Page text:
The decline and fall of Amyris share prices, via NASDAQ.
Amyris Inc. [previously], the company started by UC Berkeley “bioengineer” Jay Keasling to create affordable fuels from using technology created to genetically engineer yeast to produce the most widely used antimalarial drug, hit an all-time low of forty-one cents per share today, down from the post-IPO high of $33.85.
Part of the reason is contained in a 20 June filing lodged by the company with the Security and Exchange Commission:
On June 14, 2016, Amyris, Inc. (the “Company”) received a letter from The NASDAQ Stock Market LLC (“NASDAQ”) notifying the Company that it is not in compliance with the requirement of NASDAQ Listing Rule 5450(a)(1) for continued listing on the NASDAQ Global Select Market as a result of the closing bid price of the Company’s common stock being below $1.00 for 30 consecutive business days. This notification has no effect on the listing of the Company’s common stock at this time.
In accordance with NASDAQ Listing Rule 5810(c)(3)(A), the Company has 180 calendar days, or until December 12, 2016, to regain compliance with NASDAQ Listing Rule 5450(a)(1). To regain compliance, the closing bid price of the Company’s common stock must be at least $1.00 for a minimum of 10 consecutive business. If the Company does not regain compliance during such period, it may be eligible for an additional compliance period of 180 calendar days, provided that the Company meets NASDAQ’s continued listing requirement for market value of publicly held shares and all other initial listing standards for the NASDAQ Capital Market, other than the minimum bid price requirement, and provides written notice to NASDAQ of its intention to cure the deficiency during the second compliance period. If the Company does not regain compliance during the initial compliance period and is not eligible for an additional compliance period, NASDAQ will provide notice that the Company’s common stock will be subject to delisting from the NASDAQ Capital Market. In that event, the Company may appeal such determination to a hearings panel.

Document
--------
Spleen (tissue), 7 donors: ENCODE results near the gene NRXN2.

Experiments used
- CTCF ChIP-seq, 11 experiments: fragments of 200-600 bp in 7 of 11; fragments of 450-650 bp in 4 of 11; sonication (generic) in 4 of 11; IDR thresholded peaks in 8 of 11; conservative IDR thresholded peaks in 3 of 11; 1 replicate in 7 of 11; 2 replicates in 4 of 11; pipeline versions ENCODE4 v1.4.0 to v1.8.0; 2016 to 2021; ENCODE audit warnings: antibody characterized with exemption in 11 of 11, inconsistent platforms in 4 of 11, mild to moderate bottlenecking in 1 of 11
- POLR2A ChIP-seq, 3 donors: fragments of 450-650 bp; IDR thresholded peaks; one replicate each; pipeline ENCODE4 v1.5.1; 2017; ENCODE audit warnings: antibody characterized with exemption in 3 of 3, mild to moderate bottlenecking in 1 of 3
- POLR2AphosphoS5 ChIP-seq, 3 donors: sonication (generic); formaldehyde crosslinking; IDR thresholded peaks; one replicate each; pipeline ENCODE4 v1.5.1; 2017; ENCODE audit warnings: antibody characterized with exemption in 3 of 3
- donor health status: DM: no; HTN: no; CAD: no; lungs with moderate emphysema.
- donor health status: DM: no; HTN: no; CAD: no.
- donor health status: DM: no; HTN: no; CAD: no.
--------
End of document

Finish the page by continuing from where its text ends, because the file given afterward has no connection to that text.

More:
The Company is currently evaluating its available options to resolve the deficiency and regain compliance with NASDAQ Listing Rule 5450(a)(1).
In other words, Amyris is now officially what’s called a “penny stock,” and stock valued at under a buck and restricted to trade on minor markets.
And while Amyris has promised and failed to deliver on its cheap fuel promises and shifted its development aims to tweaking its yeast to produce genetically engineered cosmetic chemicals, Bill Gates, an original investor from the company’s earliest days, gave Amyris $5 million in April to help cut costs on production of the drug for which he originally bankrolled Keasling and his students.
The drug is produced in Europe and Amyris realizes no profits from its sale.
But now comes more bad news and a possible reason for the continuing decline of the price of Amyris shares.
From the University of British Columbia: